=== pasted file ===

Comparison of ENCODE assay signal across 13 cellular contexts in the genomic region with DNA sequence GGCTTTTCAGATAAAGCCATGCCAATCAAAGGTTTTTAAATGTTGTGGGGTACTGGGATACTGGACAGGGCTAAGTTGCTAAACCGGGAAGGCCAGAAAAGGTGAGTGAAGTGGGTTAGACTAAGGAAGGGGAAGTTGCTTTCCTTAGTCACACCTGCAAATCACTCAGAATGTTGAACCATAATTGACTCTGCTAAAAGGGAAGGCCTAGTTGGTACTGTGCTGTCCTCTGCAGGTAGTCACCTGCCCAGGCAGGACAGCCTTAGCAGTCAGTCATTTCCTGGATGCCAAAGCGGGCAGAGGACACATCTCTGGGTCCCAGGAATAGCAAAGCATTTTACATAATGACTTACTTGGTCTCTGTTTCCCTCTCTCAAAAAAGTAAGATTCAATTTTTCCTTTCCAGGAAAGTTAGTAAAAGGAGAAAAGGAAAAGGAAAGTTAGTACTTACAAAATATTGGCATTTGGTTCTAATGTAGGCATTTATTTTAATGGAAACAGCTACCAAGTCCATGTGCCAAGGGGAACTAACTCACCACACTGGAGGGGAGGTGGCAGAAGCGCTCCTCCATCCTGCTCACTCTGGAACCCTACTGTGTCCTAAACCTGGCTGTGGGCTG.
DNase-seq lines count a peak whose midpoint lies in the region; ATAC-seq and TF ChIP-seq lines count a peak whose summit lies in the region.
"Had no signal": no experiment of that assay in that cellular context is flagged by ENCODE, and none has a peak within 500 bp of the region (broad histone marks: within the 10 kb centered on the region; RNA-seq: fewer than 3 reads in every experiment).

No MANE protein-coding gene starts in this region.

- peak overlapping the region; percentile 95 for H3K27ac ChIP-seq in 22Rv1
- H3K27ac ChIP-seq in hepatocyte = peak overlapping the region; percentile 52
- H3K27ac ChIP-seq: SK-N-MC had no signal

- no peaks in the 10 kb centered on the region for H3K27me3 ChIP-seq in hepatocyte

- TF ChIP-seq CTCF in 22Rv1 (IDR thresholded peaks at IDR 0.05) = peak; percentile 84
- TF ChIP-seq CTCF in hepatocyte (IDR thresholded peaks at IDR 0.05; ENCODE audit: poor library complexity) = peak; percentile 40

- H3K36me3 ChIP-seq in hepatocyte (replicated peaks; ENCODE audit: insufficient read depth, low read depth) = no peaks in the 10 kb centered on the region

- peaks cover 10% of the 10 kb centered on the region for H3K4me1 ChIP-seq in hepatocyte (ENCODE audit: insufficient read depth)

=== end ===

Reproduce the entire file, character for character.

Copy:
Comparison of ENCODE assay signal across 13 cellular contexts in the genomic region with DNA sequence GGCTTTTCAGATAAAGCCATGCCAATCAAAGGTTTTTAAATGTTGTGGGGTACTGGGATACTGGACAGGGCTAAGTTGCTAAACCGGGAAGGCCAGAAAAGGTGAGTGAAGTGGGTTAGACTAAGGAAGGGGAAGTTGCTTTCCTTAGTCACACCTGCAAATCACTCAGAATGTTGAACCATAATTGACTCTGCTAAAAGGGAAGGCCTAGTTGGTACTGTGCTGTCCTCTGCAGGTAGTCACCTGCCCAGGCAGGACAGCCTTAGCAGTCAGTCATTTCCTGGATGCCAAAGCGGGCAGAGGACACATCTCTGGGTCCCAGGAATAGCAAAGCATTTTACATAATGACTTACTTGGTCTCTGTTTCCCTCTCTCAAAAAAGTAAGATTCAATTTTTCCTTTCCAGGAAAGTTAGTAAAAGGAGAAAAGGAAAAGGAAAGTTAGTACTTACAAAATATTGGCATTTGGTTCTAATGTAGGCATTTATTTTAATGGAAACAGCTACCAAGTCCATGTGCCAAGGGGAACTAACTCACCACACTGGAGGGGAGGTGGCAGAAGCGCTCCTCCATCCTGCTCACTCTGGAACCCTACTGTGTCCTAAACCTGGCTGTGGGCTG.
DNase-seq lines count a peak whose midpoint lies in the region; ATAC-seq and TF ChIP-seq lines count a peak whose summit lies in the region.
"Had no signal": no experiment of that assay in that cellular context is flagged by ENCODE, and none has a peak within 500 bp of the region (broad histone marks: within the 10 kb centered on the region; RNA-seq: fewer than 3 reads in every experiment).

No MANE protein-coding gene starts in this region.

- peak overlapping the region; percentile 95 for H3K27ac ChIP-seq in 22Rv1
- H3K27ac ChIP-seq in hepatocyte = peak overlapping the region; percentile 52
- H3K27ac ChIP-seq: SK-N-MC had no signal

- no peaks in the 10 kb centered on the region for H3K27me3 ChIP-seq in hepatocyte

- TF ChIP-seq CTCF in 22Rv1 (IDR thresholded peaks at IDR 0.05) = peak; percentile 84
- TF ChIP-seq CTCF in hepatocyte (IDR thresholded peaks at IDR 0.05; ENCODE audit: poor library complexity) = peak; percentile 40

- H3K36me3 ChIP-seq in hepatocyte (replicated peaks; ENCODE audit: insufficient read depth, low read depth) = no peaks in the 10 kb centered on the region

- peaks cover 10% of the 10 kb centered on the region for H3K4me1 ChIP-seq in hepatocyte (ENCODE audit: insufficient read depth)